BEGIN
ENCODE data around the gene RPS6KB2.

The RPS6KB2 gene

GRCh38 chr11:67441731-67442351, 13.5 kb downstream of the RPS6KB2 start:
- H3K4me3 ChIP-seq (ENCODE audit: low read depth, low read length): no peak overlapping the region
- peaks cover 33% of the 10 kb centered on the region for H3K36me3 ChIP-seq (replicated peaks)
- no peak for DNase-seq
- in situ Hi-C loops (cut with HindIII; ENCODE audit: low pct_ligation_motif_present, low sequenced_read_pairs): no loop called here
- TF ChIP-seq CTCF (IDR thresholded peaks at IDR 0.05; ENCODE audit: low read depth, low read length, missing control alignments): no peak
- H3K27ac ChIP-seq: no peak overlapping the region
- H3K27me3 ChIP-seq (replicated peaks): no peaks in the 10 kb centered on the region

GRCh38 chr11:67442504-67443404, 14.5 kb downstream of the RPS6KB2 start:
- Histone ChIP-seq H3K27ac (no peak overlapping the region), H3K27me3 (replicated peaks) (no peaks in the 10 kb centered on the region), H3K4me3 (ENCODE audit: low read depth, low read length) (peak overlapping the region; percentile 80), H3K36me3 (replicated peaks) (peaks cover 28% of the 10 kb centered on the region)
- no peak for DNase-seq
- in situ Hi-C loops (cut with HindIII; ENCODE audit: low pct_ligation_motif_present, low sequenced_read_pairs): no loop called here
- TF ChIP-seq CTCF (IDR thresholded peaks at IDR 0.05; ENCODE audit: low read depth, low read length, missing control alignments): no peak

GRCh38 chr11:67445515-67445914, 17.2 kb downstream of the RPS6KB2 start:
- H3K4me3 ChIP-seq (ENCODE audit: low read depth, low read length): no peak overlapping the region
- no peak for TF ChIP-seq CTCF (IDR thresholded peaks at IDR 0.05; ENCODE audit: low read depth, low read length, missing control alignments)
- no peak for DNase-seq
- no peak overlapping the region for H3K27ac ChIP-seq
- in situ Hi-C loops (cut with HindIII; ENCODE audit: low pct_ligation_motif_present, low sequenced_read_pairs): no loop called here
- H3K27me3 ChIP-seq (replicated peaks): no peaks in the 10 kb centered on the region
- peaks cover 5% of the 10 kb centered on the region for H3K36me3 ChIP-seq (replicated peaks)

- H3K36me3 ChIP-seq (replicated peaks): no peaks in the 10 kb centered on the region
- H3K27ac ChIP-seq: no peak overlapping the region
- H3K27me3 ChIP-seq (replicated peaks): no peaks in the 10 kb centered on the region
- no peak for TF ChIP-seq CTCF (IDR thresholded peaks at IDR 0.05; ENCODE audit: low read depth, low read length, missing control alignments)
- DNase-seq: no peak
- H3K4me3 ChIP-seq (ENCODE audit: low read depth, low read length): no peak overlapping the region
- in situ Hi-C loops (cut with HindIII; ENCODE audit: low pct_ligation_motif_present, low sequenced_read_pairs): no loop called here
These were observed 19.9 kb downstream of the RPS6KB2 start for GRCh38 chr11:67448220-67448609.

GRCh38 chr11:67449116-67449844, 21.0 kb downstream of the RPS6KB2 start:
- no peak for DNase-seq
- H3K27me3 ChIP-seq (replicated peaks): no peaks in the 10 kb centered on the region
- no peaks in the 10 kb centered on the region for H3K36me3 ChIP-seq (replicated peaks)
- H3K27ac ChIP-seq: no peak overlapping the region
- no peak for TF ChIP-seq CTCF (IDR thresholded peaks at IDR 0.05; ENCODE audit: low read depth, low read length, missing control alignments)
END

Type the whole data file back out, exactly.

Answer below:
ENCODE data around the gene RPS6KB2.

The RPS6KB2 gene

GRCh38 chr11:67441731-67442351, 13.5 kb downstream of the RPS6KB2 start:
- H3K4me3 ChIP-seq (ENCODE audit: low read depth, low read length): no peak overlapping the region
- peaks cover 33% of the 10 kb centered on the region for H3K36me3 ChIP-seq (replicated peaks)
- no peak for DNase-seq
- in situ Hi-C loops (cut with HindIII; ENCODE audit: low pct_ligation_motif_present, low sequenced_read_pairs): no loop called here
- TF ChIP-seq CTCF (IDR thresholded peaks at IDR 0.05; ENCODE audit: low read depth, low read length, missing control alignments): no peak
- H3K27ac ChIP-seq: no peak overlapping the region
- H3K27me3 ChIP-seq (replicated peaks): no peaks in the 10 kb centered on the region

GRCh38 chr11:67442504-67443404, 14.5 kb downstream of the RPS6KB2 start:
- Histone ChIP-seq H3K27ac (no peak overlapping the region), H3K27me3 (replicated peaks) (no peaks in the 10 kb centered on the region), H3K4me3 (ENCODE audit: low read depth, low read length) (peak overlapping the region; percentile 80), H3K36me3 (replicated peaks) (peaks cover 28% of the 10 kb centered on the region)
- no peak for DNase-seq
- in situ Hi-C loops (cut with HindIII; ENCODE audit: low pct_ligation_motif_present, low sequenced_read_pairs): no loop called here
- TF ChIP-seq CTCF (IDR thresholded peaks at IDR 0.05; ENCODE audit: low read depth, low read length, missing control alignments): no peak

GRCh38 chr11:67445515-67445914, 17.2 kb downstream of the RPS6KB2 start:
- H3K4me3 ChIP-seq (ENCODE audit: low read depth, low read length): no peak overlapping the region
- no peak for TF ChIP-seq CTCF (IDR thresholded peaks at IDR 0.05; ENCODE audit: low read depth, low read length, missing control alignments)
- no peak for DNase-seq
- no peak overlapping the region for H3K27ac ChIP-seq
- in situ Hi-C loops (cut with HindIII; ENCODE audit: low pct_ligation_motif_present, low sequenced_read_pairs): no loop called here
- H3K27me3 ChIP-seq (replicated peaks): no peaks in the 10 kb centered on the region
- peaks cover 5% of the 10 kb centered on the region for H3K36me3 ChIP-seq (replicated peaks)

- H3K36me3 ChIP-seq (replicated peaks): no peaks in the 10 kb centered on the region
- H3K27ac ChIP-seq: no peak overlapping the region
- H3K27me3 ChIP-seq (replicated peaks): no peaks in the 10 kb centered on the region
- no peak for TF ChIP-seq CTCF (IDR thresholded peaks at IDR 0.05; ENCODE audit: low read depth, low read length, missing control alignments)
- DNase-seq: no peak
- H3K4me3 ChIP-seq (ENCODE audit: low read depth, low read length): no peak overlapping the region
- in situ Hi-C loops (cut with HindIII; ENCODE audit: low pct_ligation_motif_present, low sequenced_read_pairs): no loop called here
These were observed 19.9 kb downstream of the RPS6KB2 start for GRCh38 chr11:67448220-67448609.

GRCh38 chr11:67449116-67449844, 21.0 kb downstream of the RPS6KB2 start:
- no peak for DNase-seq
- H3K27me3 ChIP-seq (replicated peaks): no peaks in the 10 kb centered on the region
- no peaks in the 10 kb centered on the region for H3K36me3 ChIP-seq (replicated peaks)
- H3K27ac ChIP-seq: no peak overlapping the region
- no peak for TF ChIP-seq CTCF (IDR thresholded peaks at IDR 0.05; ENCODE audit: low read depth, low read length, missing control alignments)